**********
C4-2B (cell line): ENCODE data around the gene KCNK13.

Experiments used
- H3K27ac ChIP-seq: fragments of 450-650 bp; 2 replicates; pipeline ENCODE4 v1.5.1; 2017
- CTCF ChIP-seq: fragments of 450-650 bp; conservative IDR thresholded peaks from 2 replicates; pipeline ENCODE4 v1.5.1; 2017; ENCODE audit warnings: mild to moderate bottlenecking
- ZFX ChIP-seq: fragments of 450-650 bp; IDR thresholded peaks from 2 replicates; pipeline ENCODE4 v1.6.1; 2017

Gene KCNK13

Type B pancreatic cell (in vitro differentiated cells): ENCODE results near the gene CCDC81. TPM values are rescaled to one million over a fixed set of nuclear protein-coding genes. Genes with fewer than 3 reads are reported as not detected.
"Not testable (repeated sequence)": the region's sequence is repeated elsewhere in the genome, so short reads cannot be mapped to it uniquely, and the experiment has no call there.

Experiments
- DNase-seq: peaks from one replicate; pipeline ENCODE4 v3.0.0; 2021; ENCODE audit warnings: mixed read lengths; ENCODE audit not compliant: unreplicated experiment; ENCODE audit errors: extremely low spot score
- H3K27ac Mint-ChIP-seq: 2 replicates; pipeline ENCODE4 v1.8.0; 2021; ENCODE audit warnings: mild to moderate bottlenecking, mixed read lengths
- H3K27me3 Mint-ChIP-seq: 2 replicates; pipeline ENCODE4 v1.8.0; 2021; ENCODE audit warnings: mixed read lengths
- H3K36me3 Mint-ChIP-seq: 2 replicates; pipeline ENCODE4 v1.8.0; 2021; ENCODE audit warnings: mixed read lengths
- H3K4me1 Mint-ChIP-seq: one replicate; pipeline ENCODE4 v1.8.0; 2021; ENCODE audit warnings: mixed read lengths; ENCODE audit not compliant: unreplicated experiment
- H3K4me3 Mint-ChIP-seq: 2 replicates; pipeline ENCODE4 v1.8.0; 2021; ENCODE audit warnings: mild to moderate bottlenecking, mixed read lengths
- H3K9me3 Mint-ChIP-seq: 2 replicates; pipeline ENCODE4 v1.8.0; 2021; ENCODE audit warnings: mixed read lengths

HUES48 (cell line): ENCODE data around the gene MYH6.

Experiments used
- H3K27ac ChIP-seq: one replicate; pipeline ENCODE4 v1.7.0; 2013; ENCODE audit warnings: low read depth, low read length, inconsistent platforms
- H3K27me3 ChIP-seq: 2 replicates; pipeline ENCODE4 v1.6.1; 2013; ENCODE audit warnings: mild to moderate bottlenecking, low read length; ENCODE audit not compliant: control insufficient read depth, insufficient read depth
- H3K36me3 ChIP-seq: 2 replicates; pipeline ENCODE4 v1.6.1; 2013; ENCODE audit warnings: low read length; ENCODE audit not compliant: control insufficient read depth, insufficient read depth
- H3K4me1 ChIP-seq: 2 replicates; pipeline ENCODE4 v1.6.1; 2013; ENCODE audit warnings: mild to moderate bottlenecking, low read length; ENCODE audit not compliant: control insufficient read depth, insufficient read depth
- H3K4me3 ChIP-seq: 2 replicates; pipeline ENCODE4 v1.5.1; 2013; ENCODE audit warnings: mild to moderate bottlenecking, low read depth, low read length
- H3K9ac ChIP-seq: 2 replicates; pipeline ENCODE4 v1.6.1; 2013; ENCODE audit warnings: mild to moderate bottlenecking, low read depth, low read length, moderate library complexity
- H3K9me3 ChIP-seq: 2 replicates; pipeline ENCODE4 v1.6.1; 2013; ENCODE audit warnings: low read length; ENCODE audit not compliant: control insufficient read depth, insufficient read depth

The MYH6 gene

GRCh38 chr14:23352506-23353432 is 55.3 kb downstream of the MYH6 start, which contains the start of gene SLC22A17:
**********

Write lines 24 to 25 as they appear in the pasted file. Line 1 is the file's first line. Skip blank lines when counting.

- H3K9ac ChIP-seq: 2 replicates; pipeline ENCODE4 v1.6.1; 2013; ENCODE audit warnings: mild to moderate bottlenecking, low read depth, low read length, moderate library complexity
- H3K9me3 ChIP-seq: 2 replicates; pipeline ENCODE4 v1.6.1; 2013; ENCODE audit warnings: low read length; ENCODE audit not compliant: control insufficient read depth, insufficient read depth